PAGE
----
Owl (1.) Heb. bath-haya'anah , "daughter of greediness" or of "shouting." In the list of unclean birds (Lev 11:16; Deu 14:15); also mentioned in Job 30:29; Isa 13:21; Isa 34:13; Isa 43:20; Jer 50:39; Mic 1:8. In all these passages the Revised Version translates "ostrich" (q.v.), which is the correct rendering. (2.) Heb. yanshuph , rendered "great owl" in Lev 11:17; Deu 14:16, and "owl" in Isa 34:11. This is supposed to be the Egyptian eagle-owl (Bubo ascalaphus), which takes the place of the eagle-owl (Bubo maximus) found in Southern Europe. It is found frequenting the ruins of Egypt and also of the Holy Land. "Its cry is a loud, prolonged, and very powerful hoot. I know nothing which more vividly brought to my mind the sense of desolation and loneliness than the re-echoing hoot of two or three of these great owls as I stood at midnight among the ruined temples of Baalbek" (Tristram). The LXX. and Vulgate render this word by "ibis", i.e., the Egyptian heron. (3.) Heb. kos , rendered "little owl" in Lev 11:17; Deu 14:16, and "owl" in Psa 102:6. The Arabs call this bird "the mother of ruins." It is by far the most common of all the owls of Palestine. It is the Athene persica, the bird of Minerva, the symbol of ancient Athens. (4.) Heb. kippoz , the "great owl" (Isa 34:15); Revised Version, "arrow-snake;" LXX. and Vulgate, "hedgehog," reading in the text, kippod, instead of kippoz. There is no reason to doubt the correctness of the rendering of the Authorized Version. Tristram says: "The word [i.e., kippoz] is very possibly an imitation of the cry of the scops owl (Scops giu), which is very common among ruins, caves, and old walls of towns... It is a migrant, returning to Palestine in spring." (5.) Heb. lilith , "screech owl" (Isa 34:14, marg. and R.V., "night monster"). The Hebrew word is from a root signifying "night." Some species of the owl is obviously intended by this word. It may be the hooting or tawny owl (Syrnium aluco), which is common in Egypt and in many parts of Palestine. This verse in Isaiah is "descriptive of utter and perpetual desolation, of a land that should be full of ruins, and inhabited by the animals that usually make such ruins their abode."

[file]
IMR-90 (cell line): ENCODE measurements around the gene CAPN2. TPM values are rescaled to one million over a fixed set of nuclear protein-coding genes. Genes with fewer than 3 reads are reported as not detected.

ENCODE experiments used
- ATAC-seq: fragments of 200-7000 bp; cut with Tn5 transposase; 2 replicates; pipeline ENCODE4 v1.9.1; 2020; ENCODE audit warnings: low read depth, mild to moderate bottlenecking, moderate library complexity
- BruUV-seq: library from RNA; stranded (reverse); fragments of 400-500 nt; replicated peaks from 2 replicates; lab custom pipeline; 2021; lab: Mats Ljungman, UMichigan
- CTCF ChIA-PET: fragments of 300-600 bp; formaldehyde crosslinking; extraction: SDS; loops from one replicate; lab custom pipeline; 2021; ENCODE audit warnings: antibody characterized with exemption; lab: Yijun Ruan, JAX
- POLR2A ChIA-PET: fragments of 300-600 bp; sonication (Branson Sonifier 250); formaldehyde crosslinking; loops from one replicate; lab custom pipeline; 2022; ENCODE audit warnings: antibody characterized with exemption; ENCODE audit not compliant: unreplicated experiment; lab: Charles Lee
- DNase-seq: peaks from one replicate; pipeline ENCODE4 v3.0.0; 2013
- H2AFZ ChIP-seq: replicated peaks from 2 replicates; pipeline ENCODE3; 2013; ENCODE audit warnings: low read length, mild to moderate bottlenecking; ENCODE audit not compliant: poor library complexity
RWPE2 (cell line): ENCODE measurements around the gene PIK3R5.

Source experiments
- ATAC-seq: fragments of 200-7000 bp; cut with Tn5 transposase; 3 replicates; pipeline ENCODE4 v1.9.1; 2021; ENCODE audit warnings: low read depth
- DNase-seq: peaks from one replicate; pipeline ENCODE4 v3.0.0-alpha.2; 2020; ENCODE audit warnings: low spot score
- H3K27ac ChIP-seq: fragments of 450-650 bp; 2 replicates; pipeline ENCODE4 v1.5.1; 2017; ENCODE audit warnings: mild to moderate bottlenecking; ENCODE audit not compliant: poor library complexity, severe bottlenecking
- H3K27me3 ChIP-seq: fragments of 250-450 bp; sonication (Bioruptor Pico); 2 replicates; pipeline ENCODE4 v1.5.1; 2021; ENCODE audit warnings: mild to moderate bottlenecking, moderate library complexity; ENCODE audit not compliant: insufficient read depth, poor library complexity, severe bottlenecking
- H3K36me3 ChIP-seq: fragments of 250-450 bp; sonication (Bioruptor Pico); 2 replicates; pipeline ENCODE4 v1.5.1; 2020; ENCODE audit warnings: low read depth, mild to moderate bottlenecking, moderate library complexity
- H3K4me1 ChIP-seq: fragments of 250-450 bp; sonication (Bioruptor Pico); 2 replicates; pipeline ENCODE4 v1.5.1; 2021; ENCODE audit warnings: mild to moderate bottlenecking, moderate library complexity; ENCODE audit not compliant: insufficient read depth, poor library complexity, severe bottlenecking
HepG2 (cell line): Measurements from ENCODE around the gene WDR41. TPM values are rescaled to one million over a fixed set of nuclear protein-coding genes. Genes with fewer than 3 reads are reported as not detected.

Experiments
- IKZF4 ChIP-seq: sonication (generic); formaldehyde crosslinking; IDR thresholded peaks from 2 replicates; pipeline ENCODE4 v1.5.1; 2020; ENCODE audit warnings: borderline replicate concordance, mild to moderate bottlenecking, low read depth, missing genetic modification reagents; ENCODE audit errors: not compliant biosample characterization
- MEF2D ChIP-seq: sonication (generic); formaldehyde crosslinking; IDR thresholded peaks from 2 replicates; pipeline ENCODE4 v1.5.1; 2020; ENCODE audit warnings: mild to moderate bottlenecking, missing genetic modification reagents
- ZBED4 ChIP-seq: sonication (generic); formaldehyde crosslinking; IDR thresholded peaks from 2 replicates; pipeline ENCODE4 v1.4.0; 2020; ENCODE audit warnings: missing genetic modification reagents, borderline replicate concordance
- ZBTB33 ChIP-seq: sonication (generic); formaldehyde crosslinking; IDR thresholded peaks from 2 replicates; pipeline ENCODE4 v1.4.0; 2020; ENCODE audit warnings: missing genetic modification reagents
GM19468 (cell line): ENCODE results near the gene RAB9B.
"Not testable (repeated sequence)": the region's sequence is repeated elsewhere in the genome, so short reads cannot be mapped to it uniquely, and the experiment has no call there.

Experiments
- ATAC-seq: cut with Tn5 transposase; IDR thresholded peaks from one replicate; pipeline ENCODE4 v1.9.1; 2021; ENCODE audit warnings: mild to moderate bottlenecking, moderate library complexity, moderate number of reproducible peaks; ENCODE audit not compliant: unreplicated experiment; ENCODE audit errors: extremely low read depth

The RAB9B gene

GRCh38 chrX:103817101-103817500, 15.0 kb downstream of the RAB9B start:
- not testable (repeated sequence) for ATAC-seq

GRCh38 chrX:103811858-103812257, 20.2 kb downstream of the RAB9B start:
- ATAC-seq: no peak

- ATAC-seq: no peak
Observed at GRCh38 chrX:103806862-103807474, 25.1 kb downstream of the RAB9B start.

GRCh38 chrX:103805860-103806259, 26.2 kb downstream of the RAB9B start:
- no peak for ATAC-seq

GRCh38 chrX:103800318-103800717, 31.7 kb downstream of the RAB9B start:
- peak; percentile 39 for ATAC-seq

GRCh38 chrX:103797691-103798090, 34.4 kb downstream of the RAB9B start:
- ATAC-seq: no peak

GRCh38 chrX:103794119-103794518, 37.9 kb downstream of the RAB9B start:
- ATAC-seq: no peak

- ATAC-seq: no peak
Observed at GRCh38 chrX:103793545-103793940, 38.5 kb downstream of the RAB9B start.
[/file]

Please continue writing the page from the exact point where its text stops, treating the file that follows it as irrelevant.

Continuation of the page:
Ox Heb. bakar , "cattle;" "neat cattle", (Gen 12:16; Gen 34:28; Job 1:3, Job 1:14; Job 42:12, etc.); not to be muzzled when treading the corn (Deu 25:4). Referred to by our Lord in his reproof to the Pharisees (Luk 13:15; Luk 14:5).
Ox Goad Mentioned only in Jdg 3:31, the weapon with which Shamgar (q.v.) slew six hundred Philistines. "The ploughman still carries his goad, a weapon apparently more fitted for the hand of the soldier than the peaceful husbandman. The one I saw was of the 'oak of Bashan,' and measured upwards of ten feet in length. At one end was an iron spear, and at the other a piece of the same metal flattened. One can well understand how a warrior might use such a weapon with effect in the battle-field" (Porter's Syria, etc.). (See GOAD.)
Ozem Strong. (1.) One of David's brothers; the sixth son of Jesse (Ch1 2:15). (2.) A son of Jerahmeel (Ch1 2:25).